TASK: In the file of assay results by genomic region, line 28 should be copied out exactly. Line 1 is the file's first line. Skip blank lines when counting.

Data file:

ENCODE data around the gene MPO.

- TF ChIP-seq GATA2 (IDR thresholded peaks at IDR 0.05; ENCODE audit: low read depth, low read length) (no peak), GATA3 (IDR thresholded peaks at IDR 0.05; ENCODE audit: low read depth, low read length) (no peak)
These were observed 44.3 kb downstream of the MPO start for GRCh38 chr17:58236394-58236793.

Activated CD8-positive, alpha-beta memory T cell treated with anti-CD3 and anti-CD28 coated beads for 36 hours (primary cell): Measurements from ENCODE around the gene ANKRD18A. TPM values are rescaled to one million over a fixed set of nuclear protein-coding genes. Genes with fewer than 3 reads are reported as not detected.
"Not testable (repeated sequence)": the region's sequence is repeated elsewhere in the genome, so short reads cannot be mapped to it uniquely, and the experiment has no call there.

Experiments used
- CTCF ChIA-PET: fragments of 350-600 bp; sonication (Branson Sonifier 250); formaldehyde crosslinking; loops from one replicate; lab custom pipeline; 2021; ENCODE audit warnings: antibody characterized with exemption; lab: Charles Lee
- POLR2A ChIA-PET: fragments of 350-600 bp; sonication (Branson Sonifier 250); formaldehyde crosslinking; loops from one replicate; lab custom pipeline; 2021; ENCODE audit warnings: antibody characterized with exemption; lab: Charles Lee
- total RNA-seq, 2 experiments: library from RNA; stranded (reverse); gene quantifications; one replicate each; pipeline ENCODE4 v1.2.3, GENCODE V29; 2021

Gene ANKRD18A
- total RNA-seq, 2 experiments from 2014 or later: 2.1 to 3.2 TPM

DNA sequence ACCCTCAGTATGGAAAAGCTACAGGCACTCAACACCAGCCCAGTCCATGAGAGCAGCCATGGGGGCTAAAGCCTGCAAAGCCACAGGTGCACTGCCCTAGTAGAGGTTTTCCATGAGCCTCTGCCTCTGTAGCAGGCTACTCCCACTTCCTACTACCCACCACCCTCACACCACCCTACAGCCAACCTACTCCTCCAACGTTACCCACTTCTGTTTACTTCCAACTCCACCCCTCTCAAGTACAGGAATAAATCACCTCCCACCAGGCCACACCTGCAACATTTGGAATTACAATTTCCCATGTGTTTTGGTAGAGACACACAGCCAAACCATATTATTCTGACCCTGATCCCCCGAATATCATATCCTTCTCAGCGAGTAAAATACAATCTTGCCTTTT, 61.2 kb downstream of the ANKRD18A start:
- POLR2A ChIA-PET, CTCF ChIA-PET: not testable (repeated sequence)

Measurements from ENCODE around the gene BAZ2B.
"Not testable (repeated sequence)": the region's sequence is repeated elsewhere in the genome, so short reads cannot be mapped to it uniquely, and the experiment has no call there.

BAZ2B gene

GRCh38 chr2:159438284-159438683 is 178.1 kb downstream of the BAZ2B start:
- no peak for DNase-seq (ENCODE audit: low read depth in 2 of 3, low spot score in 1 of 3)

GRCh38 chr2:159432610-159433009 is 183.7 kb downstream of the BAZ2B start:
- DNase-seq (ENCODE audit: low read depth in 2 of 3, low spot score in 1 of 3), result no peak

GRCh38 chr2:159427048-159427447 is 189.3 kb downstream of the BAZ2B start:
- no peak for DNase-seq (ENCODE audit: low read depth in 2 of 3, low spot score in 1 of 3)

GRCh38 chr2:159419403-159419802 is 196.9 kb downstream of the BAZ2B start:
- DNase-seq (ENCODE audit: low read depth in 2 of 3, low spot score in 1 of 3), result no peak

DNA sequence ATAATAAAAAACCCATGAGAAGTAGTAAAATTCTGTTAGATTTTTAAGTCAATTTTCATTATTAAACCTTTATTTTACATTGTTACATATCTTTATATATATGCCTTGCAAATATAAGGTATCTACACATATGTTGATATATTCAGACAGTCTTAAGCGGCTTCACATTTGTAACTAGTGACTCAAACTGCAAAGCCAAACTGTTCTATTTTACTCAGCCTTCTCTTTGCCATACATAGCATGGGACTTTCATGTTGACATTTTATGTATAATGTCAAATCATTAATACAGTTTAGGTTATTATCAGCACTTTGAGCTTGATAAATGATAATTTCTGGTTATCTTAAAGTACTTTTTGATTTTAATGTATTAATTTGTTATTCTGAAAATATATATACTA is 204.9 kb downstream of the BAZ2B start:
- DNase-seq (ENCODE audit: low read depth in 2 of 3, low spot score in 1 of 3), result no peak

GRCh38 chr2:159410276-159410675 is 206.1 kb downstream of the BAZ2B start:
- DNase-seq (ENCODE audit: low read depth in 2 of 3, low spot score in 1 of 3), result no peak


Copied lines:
- DNase-seq (ENCODE audit: low read depth in 2 of 3, low spot score in 1 of 3), result no peak